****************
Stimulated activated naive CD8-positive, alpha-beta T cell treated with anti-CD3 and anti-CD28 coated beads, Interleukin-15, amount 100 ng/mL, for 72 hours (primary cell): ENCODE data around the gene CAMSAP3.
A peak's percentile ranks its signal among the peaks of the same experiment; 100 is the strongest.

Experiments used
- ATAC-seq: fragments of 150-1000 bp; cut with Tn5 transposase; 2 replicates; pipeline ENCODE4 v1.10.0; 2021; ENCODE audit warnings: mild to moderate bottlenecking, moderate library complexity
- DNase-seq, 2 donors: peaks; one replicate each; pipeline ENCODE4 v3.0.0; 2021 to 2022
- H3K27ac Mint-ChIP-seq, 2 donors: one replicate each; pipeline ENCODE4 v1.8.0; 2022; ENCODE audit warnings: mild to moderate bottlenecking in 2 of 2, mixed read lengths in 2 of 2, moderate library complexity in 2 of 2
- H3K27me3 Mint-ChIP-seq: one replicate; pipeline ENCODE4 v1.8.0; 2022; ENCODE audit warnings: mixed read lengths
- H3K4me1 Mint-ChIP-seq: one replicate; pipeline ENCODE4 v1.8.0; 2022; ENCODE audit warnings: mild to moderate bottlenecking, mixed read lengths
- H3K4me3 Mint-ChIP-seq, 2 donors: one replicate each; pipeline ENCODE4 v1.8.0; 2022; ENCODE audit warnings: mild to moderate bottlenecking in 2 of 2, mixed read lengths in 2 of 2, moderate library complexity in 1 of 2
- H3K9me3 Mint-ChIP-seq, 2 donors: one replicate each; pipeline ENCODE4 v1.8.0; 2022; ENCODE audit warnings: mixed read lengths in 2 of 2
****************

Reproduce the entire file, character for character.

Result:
Stimulated activated naive CD8-positive, alpha-beta T cell treated with anti-CD3 and anti-CD28 coated beads, Interleukin-15, amount 100 ng/mL, for 72 hours (primary cell): ENCODE data around the gene CAMSAP3.
A peak's percentile ranks its signal among the peaks of the same experiment; 100 is the strongest.

Experiments used
- ATAC-seq: fragments of 150-1000 bp; cut with Tn5 transposase; 2 replicates; pipeline ENCODE4 v1.10.0; 2021; ENCODE audit warnings: mild to moderate bottlenecking, moderate library complexity
- DNase-seq, 2 donors: peaks; one replicate each; pipeline ENCODE4 v3.0.0; 2021 to 2022
- H3K27ac Mint-ChIP-seq, 2 donors: one replicate each; pipeline ENCODE4 v1.8.0; 2022; ENCODE audit warnings: mild to moderate bottlenecking in 2 of 2, mixed read lengths in 2 of 2, moderate library complexity in 2 of 2
- H3K27me3 Mint-ChIP-seq: one replicate; pipeline ENCODE4 v1.8.0; 2022; ENCODE audit warnings: mixed read lengths
- H3K4me1 Mint-ChIP-seq: one replicate; pipeline ENCODE4 v1.8.0; 2022; ENCODE audit warnings: mild to moderate bottlenecking, mixed read lengths
- H3K4me3 Mint-ChIP-seq, 2 donors: one replicate each; pipeline ENCODE4 v1.8.0; 2022; ENCODE audit warnings: mild to moderate bottlenecking in 2 of 2, mixed read lengths in 2 of 2, moderate library complexity in 1 of 2
- H3K9me3 Mint-ChIP-seq, 2 donors: one replicate each; pipeline ENCODE4 v1.8.0; 2022; ENCODE audit warnings: mixed read lengths in 2 of 2